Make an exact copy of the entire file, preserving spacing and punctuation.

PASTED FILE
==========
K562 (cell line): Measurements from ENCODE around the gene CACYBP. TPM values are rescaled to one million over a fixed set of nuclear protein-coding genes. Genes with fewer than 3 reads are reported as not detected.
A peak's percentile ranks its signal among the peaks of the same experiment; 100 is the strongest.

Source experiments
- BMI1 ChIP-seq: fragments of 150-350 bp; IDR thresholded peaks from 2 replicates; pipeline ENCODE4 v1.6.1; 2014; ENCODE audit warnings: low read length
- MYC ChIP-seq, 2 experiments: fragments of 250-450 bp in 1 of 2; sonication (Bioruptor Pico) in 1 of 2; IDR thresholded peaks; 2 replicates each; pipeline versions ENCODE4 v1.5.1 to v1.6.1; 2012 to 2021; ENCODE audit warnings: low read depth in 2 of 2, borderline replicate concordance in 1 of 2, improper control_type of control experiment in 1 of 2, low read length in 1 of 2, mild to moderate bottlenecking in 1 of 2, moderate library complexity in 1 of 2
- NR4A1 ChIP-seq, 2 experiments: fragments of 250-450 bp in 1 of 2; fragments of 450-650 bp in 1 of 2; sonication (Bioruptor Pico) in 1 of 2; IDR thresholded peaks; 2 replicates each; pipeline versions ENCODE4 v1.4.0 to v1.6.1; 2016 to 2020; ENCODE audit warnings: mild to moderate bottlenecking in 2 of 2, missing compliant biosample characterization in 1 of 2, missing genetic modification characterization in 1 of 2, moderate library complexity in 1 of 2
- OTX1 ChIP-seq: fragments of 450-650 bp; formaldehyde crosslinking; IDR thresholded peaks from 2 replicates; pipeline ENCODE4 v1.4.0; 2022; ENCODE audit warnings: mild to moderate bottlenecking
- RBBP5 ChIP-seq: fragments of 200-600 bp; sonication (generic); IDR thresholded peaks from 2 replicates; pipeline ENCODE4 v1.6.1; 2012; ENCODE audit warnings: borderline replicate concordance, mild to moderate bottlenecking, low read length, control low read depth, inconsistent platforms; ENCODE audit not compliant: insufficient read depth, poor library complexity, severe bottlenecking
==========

K562 (cell line): Measurements from ENCODE around the gene CACYBP. TPM values are rescaled to one million over a fixed set of nuclear protein-coding genes. Genes with fewer than 3 reads are reported as not detected.
A peak's percentile ranks its signal among the peaks of the same experiment; 100 is the strongest.

Source experiments
- BMI1 ChIP-seq: fragments of 150-350 bp; IDR thresholded peaks from 2 replicates; pipeline ENCODE4 v1.6.1; 2014; ENCODE audit warnings: low read length
- MYC ChIP-seq, 2 experiments: fragments of 250-450 bp in 1 of 2; sonication (Bioruptor Pico) in 1 of 2; IDR thresholded peaks; 2 replicates each; pipeline versions ENCODE4 v1.5.1 to v1.6.1; 2012 to 2021; ENCODE audit warnings: low read depth in 2 of 2, borderline replicate concordance in 1 of 2, improper control_type of control experiment in 1 of 2, low read length in 1 of 2, mild to moderate bottlenecking in 1 of 2, moderate library complexity in 1 of 2
- NR4A1 ChIP-seq, 2 experiments: fragments of 250-450 bp in 1 of 2; fragments of 450-650 bp in 1 of 2; sonication (Bioruptor Pico) in 1 of 2; IDR thresholded peaks; 2 replicates each; pipeline versions ENCODE4 v1.4.0 to v1.6.1; 2016 to 2020; ENCODE audit warnings: mild to moderate bottlenecking in 2 of 2, missing compliant biosample characterization in 1 of 2, missing genetic modification characterization in 1 of 2, moderate library complexity in 1 of 2
- OTX1 ChIP-seq: fragments of 450-650 bp; formaldehyde crosslinking; IDR thresholded peaks from 2 replicates; pipeline ENCODE4 v1.4.0; 2022; ENCODE audit warnings: mild to moderate bottlenecking
- RBBP5 ChIP-seq: fragments of 200-600 bp; sonication (generic); IDR thresholded peaks from 2 replicates; pipeline ENCODE4 v1.6.1; 2012; ENCODE audit warnings: borderline replicate concordance, mild to moderate bottlenecking, low read length, control low read depth, inconsistent platforms; ENCODE audit not compliant: insufficient read depth, poor library complexity, severe bottlenecking